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VB2005

Ok, first things first: I'm a VB classic programmer and am considering
upgrading now that I've seen VB2005. .NET1 & 1.5 never seemed to appeal to
me, but now I'm considering the 2005. Does anyone have any comments on it
from what you've experianced in the downloadable demo?

Thanks
-Wes
Nov 20 '05 #1
12 1325
* "Wes Spikes" <Mo******@NOSPAMverizon.net> scripsit:
Ok, first things first: I'm a VB classic programmer and am considering
upgrading now that I've seen VB2005. .NET1 & 1.5 never seemed to appeal to
me, but now I'm considering the 2005. Does anyone have any comments on it
from what you've experianced in the downloadable demo?


It is hard to describe what I have experienced in the VB 2005 Express
Beta 1. There are improvements and some features will make work
easier. For example, in VB 2005 you won't see the code used to create
the controls on a form in your form's class. That's solved using VB
2005's partial classes. There are improved wizards and designers, there
is a 'My' namespace that provides easy access to often-used methods.

You see, what I have written above is similar to that what you can read
in the whitepapers about VB 2005. I suggest to download it and play
around with it yourself.

--
Herfried K. Wagner [MVP]
<URL:http://dotnet.mvps.org/>
Nov 20 '05 #2
Thanks, that's about the same thing I read on the classic group, but I just
wanted a less "religious" openion!

-Wes

"Herfried K. Wagner [MVP]" <hi***************@gmx.at> wrote in message
news:O1**************@TK2MSFTNGP09.phx.gbl...
* "Wes Spikes" <Mo******@NOSPAMverizon.net> scripsit:
Ok, first things first: I'm a VB classic programmer and am considering
upgrading now that I've seen VB2005. .NET1 & 1.5 never seemed to appeal to me, but now I'm considering the 2005. Does anyone have any comments on it from what you've experianced in the downloadable demo?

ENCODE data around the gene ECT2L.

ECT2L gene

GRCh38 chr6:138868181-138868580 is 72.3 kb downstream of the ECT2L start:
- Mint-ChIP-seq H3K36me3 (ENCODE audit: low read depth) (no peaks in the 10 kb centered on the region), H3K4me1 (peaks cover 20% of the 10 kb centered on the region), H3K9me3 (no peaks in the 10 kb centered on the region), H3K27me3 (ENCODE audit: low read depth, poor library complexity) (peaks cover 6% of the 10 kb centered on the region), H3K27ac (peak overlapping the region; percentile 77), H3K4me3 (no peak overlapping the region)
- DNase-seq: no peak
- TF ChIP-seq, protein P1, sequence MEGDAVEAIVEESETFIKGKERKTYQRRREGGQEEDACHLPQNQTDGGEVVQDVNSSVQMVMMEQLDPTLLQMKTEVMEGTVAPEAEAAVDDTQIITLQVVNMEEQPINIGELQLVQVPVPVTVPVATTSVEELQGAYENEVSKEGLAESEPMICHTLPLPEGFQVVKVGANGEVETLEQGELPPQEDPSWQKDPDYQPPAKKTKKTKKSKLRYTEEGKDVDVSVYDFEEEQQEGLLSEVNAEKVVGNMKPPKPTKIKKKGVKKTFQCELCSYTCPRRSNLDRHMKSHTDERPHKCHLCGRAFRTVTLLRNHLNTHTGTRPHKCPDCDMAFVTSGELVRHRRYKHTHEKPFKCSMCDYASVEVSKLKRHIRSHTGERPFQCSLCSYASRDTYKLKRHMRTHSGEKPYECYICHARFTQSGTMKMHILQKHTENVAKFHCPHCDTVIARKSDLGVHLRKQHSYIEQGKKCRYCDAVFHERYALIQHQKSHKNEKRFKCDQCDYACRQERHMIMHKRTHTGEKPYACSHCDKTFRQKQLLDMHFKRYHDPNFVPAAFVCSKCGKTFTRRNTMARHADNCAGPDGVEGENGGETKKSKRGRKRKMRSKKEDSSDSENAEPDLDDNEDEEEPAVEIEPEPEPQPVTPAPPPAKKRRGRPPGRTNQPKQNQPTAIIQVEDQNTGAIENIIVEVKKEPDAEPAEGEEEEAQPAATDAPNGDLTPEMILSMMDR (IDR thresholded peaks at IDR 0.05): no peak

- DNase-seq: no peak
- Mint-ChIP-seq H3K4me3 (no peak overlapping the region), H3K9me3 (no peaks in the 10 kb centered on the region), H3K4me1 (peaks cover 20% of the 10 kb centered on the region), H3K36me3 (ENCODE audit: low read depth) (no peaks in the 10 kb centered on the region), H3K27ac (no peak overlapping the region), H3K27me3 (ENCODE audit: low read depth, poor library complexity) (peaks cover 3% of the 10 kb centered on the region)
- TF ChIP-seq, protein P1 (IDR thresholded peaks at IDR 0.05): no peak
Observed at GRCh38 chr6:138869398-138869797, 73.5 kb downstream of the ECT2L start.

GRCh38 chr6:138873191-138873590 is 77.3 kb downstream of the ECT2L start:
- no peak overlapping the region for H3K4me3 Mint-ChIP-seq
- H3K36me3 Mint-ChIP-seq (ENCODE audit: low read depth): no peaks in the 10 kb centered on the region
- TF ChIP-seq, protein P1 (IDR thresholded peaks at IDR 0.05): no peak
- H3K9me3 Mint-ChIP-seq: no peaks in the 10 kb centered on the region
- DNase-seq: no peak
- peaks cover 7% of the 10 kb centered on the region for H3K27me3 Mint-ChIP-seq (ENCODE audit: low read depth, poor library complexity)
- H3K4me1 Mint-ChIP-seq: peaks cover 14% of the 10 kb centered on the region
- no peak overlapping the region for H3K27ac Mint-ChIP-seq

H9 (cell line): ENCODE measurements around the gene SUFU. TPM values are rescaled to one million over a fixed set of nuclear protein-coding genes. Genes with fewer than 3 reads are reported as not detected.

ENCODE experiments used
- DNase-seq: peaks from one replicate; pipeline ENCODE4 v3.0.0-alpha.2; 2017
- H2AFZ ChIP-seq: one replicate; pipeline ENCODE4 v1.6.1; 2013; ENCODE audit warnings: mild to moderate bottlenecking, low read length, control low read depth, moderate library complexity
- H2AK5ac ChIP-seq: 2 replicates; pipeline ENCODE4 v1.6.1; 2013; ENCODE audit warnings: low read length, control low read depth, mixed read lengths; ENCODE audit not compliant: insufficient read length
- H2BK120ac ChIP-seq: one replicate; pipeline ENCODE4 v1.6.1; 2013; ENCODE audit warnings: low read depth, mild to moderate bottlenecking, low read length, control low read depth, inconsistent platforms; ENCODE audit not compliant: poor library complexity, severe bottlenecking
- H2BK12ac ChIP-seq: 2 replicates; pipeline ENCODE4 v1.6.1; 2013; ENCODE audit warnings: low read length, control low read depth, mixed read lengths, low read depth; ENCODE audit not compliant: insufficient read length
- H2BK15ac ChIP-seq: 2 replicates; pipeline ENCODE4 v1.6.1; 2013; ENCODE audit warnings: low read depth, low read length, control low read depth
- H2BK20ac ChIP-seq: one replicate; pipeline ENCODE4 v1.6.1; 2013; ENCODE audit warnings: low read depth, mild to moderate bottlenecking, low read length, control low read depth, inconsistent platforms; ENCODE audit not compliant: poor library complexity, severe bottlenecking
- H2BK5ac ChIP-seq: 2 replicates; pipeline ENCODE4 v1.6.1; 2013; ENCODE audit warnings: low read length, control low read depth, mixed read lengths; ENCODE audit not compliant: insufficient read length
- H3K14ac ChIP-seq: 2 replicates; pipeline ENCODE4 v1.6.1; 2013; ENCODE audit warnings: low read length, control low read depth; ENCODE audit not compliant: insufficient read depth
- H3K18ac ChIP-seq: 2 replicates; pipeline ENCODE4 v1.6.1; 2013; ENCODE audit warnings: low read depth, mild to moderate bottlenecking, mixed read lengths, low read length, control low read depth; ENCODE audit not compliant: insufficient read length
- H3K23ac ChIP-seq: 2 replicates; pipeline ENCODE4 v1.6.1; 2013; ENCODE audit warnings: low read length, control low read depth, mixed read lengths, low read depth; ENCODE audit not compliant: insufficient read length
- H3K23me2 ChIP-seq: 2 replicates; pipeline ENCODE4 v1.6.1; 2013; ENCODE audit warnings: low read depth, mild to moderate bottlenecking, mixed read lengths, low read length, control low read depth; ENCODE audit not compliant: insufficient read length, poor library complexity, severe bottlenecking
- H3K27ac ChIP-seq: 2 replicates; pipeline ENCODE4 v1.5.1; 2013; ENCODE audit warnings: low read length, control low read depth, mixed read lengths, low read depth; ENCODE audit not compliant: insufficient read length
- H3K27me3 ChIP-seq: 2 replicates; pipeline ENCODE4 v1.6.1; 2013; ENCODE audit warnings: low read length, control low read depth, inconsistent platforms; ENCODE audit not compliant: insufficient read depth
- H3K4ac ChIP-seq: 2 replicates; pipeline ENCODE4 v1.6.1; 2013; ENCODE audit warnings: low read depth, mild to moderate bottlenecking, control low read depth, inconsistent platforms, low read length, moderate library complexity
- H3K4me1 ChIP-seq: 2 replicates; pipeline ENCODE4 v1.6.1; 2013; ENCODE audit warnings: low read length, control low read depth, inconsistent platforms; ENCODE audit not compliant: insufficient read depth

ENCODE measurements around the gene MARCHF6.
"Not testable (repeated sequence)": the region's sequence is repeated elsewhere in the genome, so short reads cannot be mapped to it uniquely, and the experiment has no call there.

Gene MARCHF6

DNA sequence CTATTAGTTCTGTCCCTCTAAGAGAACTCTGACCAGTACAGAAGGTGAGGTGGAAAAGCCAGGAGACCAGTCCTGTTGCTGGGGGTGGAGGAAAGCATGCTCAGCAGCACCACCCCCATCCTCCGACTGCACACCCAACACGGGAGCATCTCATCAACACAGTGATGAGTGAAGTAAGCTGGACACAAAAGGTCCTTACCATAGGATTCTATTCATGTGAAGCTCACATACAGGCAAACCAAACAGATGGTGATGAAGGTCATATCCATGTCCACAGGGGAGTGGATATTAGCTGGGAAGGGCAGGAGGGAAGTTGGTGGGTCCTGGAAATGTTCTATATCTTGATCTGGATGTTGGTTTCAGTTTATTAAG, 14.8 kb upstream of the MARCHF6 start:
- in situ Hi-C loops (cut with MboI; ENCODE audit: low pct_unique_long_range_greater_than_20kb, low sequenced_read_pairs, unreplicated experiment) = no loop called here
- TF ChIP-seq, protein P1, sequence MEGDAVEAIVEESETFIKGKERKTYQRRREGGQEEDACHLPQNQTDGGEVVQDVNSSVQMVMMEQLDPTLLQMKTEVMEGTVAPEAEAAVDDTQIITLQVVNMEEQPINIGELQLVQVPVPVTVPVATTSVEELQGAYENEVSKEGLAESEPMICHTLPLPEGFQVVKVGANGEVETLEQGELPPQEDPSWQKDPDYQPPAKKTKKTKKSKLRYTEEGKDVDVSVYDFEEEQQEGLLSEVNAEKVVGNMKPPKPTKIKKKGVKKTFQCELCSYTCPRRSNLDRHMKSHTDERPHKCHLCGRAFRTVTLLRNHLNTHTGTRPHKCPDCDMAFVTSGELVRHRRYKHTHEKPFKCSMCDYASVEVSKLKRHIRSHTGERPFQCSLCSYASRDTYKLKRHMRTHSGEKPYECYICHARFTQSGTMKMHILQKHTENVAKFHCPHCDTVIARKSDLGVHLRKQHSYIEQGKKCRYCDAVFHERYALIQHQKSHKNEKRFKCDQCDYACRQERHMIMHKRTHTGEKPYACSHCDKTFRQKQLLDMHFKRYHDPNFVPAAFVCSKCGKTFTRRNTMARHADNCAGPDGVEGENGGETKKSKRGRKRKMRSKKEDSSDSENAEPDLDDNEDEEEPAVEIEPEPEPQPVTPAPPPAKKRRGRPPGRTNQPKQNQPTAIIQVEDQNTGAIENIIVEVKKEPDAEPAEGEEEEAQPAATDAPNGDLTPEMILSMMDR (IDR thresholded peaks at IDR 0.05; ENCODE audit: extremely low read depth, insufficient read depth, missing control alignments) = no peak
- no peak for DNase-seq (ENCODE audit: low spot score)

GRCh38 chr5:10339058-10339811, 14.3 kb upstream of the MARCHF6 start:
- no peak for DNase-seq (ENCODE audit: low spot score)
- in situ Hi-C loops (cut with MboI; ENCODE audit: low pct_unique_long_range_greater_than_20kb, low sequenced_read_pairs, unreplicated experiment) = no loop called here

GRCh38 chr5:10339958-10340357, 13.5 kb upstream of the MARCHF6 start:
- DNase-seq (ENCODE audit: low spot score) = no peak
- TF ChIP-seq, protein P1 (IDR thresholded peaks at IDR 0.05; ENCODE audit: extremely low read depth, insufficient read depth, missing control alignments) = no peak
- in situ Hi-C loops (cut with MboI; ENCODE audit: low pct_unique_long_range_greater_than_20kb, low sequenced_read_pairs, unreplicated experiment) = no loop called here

It is hard to describe what I have experienced in the VB 2005 Express
Beta 1. There are improvements and some features will make work
easier. For example, in VB 2005 you won't see the code used to create
the controls on a form in your form's class. That's solved using VB
2005's partial classes. There are improved wizards and designers, there
is a 'My' namespace that provides easy access to often-used methods.

You see, what I have written above is similar to that what you can read
in the whitepapers about VB 2005. I suggest to download it and play
around with it yourself.

--
Herfried K. Wagner [MVP]
<URL:http://dotnet.mvps.org/>

Nov 20 '05 #3
* "Wes Spikes" <Mo******@NOSPAMverizon.net> scripsit:
Thanks, that's about the same thing I read on the classic group, but I just
wanted a less "religious" openion!


My opinion in a few words: VB 2005 looks much better than the current
version. I am not sure if that's less "religious".

--
Herfried K. Wagner [MVP]
<URL:http://dotnet.mvps.org/>
Nov 20 '05 #4
* "Wes Spikes" <Mo******@NOSPAMverizon.net> scripsit:
Thanks, that's about the same thing I read on the classic group, but I just
wanted a less "religious" openion!


My opinion in a few words: VB 2005 looks much better than the current